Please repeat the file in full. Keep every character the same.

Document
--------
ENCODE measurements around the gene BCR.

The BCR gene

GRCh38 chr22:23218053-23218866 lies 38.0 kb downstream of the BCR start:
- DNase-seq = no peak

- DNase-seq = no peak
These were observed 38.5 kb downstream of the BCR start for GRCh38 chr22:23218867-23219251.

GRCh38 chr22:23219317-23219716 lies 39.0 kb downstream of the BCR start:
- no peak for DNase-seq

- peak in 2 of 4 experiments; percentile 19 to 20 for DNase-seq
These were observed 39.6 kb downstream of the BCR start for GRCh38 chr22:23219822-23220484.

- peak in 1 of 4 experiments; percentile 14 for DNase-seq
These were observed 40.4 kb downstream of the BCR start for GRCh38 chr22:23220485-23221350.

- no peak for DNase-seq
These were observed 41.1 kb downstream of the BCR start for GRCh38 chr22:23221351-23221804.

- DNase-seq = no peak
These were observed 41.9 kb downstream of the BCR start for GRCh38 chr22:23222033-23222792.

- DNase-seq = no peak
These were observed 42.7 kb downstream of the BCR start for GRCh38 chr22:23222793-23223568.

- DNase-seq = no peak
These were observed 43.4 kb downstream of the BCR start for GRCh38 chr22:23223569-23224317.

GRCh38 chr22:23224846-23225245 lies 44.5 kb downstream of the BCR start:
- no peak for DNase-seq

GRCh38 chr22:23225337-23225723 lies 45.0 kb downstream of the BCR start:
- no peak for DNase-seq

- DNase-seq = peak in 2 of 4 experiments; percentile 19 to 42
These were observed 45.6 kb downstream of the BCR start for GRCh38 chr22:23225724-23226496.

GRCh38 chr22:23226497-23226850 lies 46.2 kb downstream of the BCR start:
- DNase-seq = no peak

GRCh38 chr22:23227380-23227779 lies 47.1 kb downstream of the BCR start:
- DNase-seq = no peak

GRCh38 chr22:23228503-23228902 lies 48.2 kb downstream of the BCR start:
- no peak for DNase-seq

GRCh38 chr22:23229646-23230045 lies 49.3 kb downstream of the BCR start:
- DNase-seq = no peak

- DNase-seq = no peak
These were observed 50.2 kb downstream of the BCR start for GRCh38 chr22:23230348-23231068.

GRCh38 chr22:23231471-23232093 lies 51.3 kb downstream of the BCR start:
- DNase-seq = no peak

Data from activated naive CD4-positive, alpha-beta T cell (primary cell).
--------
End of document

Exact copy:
ENCODE measurements around the gene BCR.

The BCR gene

GRCh38 chr22:23218053-23218866 lies 38.0 kb downstream of the BCR start:
- DNase-seq = no peak

- DNase-seq = no peak
These were observed 38.5 kb downstream of the BCR start for GRCh38 chr22:23218867-23219251.

GRCh38 chr22:23219317-23219716 lies 39.0 kb downstream of the BCR start:
- no peak for DNase-seq

- peak in 2 of 4 experiments; percentile 19 to 20 for DNase-seq
These were observed 39.6 kb downstream of the BCR start for GRCh38 chr22:23219822-23220484.

- peak in 1 of 4 experiments; percentile 14 for DNase-seq
These were observed 40.4 kb downstream of the BCR start for GRCh38 chr22:23220485-23221350.

- no peak for DNase-seq
These were observed 41.1 kb downstream of the BCR start for GRCh38 chr22:23221351-23221804.

- DNase-seq = no peak
These were observed 41.9 kb downstream of the BCR start for GRCh38 chr22:23222033-23222792.

- DNase-seq = no peak
These were observed 42.7 kb downstream of the BCR start for GRCh38 chr22:23222793-23223568.

- DNase-seq = no peak
These were observed 43.4 kb downstream of the BCR start for GRCh38 chr22:23223569-23224317.

GRCh38 chr22:23224846-23225245 lies 44.5 kb downstream of the BCR start:
- no peak for DNase-seq

GRCh38 chr22:23225337-23225723 lies 45.0 kb downstream of the BCR start:
- no peak for DNase-seq

- DNase-seq = peak in 2 of 4 experiments; percentile 19 to 42
These were observed 45.6 kb downstream of the BCR start for GRCh38 chr22:23225724-23226496.

GRCh38 chr22:23226497-23226850 lies 46.2 kb downstream of the BCR start:
- DNase-seq = no peak

GRCh38 chr22:23227380-23227779 lies 47.1 kb downstream of the BCR start:
- DNase-seq = no peak

GRCh38 chr22:23228503-23228902 lies 48.2 kb downstream of the BCR start:
- no peak for DNase-seq

GRCh38 chr22:23229646-23230045 lies 49.3 kb downstream of the BCR start:
- DNase-seq = no peak

- DNase-seq = no peak
These were observed 50.2 kb downstream of the BCR start for GRCh38 chr22:23230348-23231068.

GRCh38 chr22:23231471-23232093 lies 51.3 kb downstream of the BCR start:
- DNase-seq = no peak

Data from activated naive CD4-positive, alpha-beta T cell (primary cell).